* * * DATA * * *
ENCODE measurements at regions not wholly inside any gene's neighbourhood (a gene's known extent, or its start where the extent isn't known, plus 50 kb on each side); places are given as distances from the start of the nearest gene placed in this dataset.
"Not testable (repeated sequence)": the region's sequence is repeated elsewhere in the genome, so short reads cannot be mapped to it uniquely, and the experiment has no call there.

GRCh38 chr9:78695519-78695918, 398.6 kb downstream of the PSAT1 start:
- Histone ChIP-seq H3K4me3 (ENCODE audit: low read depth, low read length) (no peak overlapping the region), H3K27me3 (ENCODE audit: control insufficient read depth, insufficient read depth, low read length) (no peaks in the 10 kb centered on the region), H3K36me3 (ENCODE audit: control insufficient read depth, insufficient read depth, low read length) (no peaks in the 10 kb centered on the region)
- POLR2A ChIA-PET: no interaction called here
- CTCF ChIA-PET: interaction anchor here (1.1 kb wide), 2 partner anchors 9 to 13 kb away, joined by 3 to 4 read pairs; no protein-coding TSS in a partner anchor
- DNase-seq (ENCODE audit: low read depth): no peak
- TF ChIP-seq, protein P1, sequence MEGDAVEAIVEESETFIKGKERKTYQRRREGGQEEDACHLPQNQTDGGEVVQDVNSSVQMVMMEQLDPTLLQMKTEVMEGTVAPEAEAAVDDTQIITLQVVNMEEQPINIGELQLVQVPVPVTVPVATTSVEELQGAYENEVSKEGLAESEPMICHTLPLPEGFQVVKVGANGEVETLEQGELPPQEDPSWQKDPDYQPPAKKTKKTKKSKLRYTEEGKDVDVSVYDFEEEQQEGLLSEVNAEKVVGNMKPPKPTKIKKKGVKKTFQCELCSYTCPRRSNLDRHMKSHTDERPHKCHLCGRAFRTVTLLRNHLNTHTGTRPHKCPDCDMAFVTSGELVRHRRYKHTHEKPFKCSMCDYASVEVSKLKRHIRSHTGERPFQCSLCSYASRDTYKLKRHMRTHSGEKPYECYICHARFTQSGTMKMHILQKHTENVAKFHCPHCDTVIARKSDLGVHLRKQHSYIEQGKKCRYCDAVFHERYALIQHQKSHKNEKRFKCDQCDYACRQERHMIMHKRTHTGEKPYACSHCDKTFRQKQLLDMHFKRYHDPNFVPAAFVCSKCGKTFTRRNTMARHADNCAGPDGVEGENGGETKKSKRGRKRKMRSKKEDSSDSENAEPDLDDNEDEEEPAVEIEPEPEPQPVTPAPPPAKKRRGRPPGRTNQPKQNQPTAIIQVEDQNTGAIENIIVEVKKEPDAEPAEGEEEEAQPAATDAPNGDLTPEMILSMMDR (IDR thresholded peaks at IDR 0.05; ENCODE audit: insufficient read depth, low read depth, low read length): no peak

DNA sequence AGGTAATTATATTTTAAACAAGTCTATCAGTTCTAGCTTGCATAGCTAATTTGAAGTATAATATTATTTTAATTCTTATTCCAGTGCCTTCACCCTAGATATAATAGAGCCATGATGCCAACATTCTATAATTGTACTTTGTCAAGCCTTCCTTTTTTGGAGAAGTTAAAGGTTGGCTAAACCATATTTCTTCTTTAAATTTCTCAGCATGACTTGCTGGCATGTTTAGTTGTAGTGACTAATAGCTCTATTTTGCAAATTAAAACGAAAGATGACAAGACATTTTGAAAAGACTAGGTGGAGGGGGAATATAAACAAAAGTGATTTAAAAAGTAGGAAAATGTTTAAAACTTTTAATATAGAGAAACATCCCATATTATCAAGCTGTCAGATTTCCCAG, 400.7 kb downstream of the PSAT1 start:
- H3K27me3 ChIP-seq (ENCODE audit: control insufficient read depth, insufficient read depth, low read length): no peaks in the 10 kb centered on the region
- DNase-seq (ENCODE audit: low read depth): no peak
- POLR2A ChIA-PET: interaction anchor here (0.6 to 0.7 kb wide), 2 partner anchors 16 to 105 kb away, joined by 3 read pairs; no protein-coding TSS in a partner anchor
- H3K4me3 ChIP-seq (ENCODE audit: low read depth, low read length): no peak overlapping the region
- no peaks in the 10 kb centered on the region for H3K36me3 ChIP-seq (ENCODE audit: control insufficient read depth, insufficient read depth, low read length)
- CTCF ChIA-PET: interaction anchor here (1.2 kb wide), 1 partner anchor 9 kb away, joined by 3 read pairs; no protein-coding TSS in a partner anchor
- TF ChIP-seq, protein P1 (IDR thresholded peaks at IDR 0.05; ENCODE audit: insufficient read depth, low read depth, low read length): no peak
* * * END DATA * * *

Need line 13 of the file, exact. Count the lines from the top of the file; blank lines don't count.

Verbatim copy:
- H3K4me3 ChIP-seq (ENCODE audit: low read depth, low read length): no peak overlapping the region